Tutin is a poisonous plant derivative found in the New Zealand tutu plant (Coriaria arborea, Coriaria genus, several different species). It acts as a potent antagonist of the glycine receptor, and has powerful convulsant effects. It is used in scientific research into the glycine receptor, and is also sometimes associated with outbreaks of toxic honey poisoning when bees feed honeydew exudate from the sap-sucking insect commonly known as the passion vine hopper, when these vine hoppers ( Scolypopa australis) have been feeding on the sap of tutu bushes. Toxic honey is a rare event and is more likely to occur when comb honey is eaten directly from a hive that has been harvesting honeydew from passion vine hoppers feeding on tutu plants.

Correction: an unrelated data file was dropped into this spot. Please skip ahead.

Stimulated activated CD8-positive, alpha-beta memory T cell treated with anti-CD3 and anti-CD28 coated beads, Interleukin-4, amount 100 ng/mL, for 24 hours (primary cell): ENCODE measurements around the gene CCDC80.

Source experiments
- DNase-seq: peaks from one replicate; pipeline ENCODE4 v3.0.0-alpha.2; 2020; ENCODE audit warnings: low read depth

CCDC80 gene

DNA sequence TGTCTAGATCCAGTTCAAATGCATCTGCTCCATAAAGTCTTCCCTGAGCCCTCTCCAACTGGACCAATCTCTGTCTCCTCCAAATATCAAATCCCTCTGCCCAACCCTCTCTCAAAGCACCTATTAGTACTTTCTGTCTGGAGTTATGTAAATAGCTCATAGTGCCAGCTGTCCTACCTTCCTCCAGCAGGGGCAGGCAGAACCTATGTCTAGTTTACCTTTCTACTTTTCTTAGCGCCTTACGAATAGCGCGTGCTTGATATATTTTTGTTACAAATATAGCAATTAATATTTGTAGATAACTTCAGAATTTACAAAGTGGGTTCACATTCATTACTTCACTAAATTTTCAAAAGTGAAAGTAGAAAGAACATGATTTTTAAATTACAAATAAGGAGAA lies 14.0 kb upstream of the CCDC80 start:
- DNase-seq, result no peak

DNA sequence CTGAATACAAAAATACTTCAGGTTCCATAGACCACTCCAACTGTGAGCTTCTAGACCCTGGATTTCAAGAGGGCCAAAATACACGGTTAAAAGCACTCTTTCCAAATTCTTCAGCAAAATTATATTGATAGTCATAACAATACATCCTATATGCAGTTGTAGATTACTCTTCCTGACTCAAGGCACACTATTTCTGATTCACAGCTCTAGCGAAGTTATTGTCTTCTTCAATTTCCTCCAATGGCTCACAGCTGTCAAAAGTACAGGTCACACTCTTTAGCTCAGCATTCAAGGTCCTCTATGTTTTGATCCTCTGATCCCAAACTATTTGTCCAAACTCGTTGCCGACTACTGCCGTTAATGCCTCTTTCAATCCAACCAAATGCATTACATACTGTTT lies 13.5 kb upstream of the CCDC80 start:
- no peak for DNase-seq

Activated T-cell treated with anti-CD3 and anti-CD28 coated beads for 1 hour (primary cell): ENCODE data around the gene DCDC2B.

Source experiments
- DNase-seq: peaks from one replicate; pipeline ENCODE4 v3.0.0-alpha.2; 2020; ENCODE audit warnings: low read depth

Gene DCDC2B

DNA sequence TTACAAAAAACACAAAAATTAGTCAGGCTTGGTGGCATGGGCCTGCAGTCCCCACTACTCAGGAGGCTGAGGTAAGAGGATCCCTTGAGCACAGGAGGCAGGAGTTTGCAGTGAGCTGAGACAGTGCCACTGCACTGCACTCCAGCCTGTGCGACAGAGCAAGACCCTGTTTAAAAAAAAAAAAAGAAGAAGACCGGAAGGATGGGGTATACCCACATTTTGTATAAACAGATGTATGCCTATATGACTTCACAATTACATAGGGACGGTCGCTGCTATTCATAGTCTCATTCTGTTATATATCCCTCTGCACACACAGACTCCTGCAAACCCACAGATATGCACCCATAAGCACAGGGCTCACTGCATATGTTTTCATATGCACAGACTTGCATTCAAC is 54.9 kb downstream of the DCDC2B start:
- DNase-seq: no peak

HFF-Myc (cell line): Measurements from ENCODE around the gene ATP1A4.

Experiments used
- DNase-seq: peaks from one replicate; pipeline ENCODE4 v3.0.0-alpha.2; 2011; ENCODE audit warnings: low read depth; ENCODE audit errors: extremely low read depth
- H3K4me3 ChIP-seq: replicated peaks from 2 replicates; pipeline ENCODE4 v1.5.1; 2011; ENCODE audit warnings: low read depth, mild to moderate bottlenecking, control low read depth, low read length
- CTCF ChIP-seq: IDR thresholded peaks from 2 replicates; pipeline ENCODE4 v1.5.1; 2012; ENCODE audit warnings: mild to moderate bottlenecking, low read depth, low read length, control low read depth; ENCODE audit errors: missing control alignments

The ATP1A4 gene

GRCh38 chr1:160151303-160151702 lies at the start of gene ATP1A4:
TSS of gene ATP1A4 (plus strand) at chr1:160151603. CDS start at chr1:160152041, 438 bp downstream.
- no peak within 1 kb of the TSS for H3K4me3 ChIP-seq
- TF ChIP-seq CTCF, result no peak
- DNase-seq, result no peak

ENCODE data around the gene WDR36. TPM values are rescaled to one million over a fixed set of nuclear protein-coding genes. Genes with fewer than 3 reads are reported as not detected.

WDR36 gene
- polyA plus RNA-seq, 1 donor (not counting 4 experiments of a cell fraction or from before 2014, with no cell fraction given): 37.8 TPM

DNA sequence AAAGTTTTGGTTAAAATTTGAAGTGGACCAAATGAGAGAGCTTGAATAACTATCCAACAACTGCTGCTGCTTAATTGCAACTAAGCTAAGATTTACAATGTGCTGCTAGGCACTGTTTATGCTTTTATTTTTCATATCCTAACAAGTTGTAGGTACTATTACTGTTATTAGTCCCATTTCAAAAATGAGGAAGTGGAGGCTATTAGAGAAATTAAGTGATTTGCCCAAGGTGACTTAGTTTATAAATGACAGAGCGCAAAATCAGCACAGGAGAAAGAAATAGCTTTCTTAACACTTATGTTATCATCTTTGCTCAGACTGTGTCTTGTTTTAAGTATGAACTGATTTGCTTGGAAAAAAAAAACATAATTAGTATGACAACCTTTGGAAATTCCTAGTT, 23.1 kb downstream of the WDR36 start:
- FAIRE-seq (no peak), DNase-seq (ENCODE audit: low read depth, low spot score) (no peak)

Usage examples of "tutin".
If used in excessive quantities, tutin could kill and cases had been reported of early settlers dying accidentally by eating honey collected from bees feeding on the nectar of coriaria flowers.